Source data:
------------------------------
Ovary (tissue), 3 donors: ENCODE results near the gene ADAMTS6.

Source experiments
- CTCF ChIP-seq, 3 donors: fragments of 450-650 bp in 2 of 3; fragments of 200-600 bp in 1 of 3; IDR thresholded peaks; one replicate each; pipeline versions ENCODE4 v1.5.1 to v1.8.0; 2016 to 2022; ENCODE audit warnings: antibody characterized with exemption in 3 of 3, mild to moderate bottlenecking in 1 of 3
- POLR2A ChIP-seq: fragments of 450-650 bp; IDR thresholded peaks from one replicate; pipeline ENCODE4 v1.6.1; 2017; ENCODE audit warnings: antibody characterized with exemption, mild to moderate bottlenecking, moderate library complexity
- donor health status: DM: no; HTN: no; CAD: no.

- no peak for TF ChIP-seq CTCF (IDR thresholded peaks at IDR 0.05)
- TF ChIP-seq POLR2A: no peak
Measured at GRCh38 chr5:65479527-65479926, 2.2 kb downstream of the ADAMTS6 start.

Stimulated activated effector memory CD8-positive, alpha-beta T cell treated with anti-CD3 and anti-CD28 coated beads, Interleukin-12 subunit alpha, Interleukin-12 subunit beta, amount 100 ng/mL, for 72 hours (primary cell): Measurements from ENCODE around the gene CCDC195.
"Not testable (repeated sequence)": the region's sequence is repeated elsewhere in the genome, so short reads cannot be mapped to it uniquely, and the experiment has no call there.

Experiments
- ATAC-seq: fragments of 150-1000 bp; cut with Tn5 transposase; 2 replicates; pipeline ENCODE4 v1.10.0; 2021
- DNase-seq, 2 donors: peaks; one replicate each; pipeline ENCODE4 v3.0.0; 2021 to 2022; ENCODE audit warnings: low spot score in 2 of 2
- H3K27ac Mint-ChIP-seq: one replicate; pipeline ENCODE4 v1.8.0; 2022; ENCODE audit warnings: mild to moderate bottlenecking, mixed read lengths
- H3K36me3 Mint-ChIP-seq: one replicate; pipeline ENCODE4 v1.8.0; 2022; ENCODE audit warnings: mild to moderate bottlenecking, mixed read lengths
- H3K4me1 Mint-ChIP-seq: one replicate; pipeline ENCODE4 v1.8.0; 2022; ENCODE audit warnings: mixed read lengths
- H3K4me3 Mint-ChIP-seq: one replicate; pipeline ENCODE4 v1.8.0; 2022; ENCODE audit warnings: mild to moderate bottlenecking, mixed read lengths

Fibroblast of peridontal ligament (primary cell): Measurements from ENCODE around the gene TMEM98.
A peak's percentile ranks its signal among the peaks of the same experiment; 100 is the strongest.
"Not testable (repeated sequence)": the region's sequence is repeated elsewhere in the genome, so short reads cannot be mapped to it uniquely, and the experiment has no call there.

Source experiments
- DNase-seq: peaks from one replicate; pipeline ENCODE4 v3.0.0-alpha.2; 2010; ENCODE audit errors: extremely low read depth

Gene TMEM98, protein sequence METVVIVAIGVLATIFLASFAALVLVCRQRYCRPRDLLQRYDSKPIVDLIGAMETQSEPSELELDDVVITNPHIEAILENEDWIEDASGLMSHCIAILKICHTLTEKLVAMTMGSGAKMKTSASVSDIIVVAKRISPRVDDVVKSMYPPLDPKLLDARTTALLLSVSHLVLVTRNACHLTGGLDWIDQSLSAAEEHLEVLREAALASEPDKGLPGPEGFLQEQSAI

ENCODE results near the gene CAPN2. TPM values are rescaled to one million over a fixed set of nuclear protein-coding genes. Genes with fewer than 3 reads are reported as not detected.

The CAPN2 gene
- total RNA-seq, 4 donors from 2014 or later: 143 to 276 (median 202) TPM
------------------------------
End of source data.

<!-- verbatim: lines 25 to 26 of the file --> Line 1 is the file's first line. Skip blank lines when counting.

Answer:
The CAPN2 gene
- total RNA-seq, 4 donors from 2014 or later: 143 to 276 (median 202) TPM